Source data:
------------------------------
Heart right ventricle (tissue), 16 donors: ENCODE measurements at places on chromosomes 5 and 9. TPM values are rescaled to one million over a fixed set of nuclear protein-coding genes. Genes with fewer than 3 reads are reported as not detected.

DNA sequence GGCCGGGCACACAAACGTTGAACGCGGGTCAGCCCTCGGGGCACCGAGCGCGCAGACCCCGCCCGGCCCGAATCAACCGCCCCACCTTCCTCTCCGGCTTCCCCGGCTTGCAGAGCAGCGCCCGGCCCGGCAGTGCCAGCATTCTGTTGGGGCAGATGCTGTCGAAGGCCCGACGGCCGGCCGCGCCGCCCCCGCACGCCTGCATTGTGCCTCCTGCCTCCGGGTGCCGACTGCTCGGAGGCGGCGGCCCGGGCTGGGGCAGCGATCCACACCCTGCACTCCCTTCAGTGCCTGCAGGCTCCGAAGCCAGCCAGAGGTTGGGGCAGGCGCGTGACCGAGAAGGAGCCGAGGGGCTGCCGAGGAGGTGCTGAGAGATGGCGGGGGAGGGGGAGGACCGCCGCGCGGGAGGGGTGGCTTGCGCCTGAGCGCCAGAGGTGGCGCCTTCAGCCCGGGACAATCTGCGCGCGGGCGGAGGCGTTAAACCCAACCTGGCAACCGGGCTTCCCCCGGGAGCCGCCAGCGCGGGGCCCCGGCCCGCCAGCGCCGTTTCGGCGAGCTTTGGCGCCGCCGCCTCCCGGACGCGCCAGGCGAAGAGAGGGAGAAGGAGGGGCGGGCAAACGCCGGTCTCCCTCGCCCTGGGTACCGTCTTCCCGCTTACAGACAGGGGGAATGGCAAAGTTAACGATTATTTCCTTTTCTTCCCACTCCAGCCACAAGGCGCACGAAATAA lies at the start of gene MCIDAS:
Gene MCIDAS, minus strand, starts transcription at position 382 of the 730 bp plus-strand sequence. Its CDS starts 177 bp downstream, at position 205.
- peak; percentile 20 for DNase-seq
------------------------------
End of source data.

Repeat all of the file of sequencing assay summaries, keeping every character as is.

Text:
Heart right ventricle (tissue), 16 donors: ENCODE measurements at places on chromosomes 5 and 9. TPM values are rescaled to one million over a fixed set of nuclear protein-coding genes. Genes with fewer than 3 reads are reported as not detected.

DNA sequence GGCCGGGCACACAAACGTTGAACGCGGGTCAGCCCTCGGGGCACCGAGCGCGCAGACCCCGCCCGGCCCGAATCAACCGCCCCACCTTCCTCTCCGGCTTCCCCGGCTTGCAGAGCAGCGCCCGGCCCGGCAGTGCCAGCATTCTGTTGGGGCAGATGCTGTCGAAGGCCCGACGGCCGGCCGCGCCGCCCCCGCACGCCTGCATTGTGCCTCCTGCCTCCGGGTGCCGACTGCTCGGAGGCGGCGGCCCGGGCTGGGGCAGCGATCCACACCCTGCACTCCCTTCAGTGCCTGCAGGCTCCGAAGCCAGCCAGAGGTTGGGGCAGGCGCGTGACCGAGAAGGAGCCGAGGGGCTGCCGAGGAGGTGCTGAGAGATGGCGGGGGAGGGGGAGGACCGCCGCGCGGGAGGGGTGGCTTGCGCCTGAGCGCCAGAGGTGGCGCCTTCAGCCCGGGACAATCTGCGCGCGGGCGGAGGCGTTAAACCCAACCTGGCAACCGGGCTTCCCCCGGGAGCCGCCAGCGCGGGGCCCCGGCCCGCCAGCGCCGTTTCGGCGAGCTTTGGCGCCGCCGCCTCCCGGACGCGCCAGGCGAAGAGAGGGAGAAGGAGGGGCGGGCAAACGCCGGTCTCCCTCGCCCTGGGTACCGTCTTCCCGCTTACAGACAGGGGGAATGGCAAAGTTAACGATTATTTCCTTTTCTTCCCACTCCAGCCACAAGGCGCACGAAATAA lies at the start of gene MCIDAS:
Gene MCIDAS, minus strand, starts transcription at position 382 of the 730 bp plus-strand sequence. Its CDS starts 177 bp downstream, at position 205.
- peak; percentile 20 for DNase-seq